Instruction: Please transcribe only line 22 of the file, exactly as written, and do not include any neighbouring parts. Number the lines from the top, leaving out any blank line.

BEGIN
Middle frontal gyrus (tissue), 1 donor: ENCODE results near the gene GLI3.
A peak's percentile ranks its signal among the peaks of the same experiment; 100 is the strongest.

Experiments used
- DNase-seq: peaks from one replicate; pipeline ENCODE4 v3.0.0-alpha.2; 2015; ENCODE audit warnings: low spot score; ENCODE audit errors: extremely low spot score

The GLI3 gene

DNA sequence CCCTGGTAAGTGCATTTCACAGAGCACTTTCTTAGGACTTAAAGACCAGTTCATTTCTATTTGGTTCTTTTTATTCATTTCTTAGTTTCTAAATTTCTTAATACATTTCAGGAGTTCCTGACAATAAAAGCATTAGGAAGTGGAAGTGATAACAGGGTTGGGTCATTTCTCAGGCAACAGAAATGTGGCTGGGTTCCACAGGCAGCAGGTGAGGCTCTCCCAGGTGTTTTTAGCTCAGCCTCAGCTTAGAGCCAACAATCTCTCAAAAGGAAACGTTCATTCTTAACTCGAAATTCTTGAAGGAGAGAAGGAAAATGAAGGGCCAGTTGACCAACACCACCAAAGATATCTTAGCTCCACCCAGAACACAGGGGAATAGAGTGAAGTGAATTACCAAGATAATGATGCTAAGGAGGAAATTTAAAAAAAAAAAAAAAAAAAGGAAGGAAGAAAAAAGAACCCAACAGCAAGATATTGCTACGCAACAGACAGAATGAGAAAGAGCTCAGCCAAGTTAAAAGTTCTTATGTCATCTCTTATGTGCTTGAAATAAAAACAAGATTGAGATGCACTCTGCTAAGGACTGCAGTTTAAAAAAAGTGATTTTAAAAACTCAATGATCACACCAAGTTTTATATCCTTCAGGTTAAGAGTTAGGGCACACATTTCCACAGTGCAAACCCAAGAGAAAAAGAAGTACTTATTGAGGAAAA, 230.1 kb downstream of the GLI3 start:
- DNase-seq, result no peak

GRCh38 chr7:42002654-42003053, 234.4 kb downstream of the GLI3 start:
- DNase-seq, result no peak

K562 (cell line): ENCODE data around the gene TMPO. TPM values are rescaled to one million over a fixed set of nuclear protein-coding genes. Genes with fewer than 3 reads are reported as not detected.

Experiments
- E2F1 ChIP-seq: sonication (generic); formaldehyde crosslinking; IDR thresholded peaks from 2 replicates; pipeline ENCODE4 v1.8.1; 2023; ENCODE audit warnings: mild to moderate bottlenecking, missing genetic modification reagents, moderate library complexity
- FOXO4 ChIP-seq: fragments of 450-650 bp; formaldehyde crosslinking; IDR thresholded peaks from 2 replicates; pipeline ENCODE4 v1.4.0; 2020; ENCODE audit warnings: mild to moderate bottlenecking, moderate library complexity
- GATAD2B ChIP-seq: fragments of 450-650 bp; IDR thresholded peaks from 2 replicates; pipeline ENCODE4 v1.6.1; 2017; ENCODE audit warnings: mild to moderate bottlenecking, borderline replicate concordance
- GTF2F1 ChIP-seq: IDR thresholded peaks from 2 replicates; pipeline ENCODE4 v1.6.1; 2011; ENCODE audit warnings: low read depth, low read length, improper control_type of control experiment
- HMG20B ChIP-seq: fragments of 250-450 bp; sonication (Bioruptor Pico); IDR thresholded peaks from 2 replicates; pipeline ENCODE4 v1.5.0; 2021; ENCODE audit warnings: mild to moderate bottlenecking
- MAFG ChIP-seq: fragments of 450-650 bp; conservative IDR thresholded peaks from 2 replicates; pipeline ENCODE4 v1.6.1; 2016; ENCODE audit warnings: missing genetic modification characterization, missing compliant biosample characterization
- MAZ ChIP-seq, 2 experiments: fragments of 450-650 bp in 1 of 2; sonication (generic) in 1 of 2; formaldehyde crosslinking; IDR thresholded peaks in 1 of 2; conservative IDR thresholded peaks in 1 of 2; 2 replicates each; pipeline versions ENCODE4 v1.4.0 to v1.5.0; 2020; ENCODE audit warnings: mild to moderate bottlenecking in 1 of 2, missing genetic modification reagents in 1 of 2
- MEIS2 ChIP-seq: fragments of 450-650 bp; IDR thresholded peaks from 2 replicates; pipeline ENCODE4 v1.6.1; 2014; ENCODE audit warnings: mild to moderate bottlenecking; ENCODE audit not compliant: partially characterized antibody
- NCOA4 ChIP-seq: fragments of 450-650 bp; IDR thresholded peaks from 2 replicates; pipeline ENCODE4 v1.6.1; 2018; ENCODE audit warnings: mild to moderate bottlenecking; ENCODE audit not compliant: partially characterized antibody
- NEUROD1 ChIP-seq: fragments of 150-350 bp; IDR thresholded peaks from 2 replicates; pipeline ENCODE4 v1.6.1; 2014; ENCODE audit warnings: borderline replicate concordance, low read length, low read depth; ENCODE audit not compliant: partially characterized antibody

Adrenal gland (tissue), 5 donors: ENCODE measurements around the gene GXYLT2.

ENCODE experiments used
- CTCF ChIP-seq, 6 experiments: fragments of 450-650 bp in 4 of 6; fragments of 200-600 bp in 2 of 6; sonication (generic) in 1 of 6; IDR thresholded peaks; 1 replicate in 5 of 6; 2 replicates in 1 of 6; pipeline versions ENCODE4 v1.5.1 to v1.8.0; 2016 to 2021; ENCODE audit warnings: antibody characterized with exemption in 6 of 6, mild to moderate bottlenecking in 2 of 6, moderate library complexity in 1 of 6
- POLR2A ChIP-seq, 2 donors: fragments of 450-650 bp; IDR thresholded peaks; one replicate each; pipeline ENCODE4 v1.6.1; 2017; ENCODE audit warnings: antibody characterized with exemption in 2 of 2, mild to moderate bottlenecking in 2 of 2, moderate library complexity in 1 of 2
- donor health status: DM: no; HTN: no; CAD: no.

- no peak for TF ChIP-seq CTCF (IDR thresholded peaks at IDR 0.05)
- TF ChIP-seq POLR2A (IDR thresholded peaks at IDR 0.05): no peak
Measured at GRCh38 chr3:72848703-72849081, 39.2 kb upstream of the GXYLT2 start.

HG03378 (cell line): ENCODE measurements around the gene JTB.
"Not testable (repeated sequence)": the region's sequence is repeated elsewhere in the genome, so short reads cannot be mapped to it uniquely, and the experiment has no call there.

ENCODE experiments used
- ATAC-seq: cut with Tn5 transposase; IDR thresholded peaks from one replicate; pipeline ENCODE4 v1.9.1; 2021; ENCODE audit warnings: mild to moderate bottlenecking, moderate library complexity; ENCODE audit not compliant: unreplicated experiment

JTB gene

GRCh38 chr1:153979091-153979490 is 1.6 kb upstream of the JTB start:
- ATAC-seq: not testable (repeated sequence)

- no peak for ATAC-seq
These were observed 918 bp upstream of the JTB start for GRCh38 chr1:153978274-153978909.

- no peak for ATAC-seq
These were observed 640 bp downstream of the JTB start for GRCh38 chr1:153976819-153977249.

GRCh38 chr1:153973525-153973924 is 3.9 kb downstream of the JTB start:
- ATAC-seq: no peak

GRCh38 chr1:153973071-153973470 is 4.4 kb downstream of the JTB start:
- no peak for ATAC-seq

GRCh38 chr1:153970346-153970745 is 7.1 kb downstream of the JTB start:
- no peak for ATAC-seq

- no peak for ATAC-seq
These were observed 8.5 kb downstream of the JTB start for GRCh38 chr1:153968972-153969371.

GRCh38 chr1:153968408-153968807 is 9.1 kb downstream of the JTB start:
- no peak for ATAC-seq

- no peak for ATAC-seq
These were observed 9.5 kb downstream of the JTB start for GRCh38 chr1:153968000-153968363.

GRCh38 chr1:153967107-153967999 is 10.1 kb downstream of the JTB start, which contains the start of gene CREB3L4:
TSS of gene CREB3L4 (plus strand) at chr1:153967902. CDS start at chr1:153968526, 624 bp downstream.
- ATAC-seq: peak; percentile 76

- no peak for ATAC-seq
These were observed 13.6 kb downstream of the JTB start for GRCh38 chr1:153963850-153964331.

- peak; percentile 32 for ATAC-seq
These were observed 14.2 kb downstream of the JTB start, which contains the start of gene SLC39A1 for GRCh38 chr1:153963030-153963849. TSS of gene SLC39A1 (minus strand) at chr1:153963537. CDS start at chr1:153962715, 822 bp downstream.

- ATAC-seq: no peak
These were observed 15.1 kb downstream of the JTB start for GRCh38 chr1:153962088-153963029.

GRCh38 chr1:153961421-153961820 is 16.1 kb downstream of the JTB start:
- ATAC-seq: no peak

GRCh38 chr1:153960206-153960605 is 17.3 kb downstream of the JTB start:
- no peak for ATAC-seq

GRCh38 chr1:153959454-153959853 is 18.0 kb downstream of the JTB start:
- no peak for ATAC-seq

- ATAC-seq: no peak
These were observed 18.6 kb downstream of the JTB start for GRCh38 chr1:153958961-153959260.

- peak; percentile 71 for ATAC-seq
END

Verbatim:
Adrenal gland (tissue), 5 donors: ENCODE measurements around the gene GXYLT2.